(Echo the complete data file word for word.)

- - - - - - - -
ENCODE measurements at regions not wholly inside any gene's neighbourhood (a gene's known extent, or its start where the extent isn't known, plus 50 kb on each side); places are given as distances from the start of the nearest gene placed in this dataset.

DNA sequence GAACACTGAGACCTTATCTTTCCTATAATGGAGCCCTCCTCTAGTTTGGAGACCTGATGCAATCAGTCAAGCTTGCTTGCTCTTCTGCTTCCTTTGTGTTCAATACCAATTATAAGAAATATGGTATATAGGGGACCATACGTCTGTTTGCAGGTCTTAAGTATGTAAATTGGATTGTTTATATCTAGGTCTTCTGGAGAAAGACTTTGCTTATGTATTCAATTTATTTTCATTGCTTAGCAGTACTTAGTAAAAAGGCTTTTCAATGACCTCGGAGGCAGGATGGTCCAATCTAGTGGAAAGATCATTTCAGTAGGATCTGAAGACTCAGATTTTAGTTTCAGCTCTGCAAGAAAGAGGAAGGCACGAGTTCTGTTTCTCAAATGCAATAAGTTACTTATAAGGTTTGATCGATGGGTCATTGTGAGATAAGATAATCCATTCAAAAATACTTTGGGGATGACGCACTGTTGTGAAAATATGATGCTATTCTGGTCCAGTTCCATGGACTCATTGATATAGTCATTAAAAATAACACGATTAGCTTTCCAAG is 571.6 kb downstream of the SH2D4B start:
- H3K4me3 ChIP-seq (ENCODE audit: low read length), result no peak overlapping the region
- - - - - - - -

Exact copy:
ENCODE measurements at regions not wholly inside any gene's neighbourhood (a gene's known extent, or its start where the extent isn't known, plus 50 kb on each side); places are given as distances from the start of the nearest gene placed in this dataset.

DNA sequence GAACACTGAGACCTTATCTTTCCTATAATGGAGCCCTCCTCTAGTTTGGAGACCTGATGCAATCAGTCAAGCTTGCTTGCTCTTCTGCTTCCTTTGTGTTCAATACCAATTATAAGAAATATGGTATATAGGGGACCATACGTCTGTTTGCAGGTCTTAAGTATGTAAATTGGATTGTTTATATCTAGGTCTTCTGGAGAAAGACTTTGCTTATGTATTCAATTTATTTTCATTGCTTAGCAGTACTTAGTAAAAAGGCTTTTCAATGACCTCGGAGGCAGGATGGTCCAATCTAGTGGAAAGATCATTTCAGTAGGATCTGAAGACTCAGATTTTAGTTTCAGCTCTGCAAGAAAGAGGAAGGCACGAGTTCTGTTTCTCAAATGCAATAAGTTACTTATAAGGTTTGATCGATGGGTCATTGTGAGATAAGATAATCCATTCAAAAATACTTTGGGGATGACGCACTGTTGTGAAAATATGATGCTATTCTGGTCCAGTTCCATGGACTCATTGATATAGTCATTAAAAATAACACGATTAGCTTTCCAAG is 571.6 kb downstream of the SH2D4B start:
- H3K4me3 ChIP-seq (ENCODE audit: low read length), result no peak overlapping the region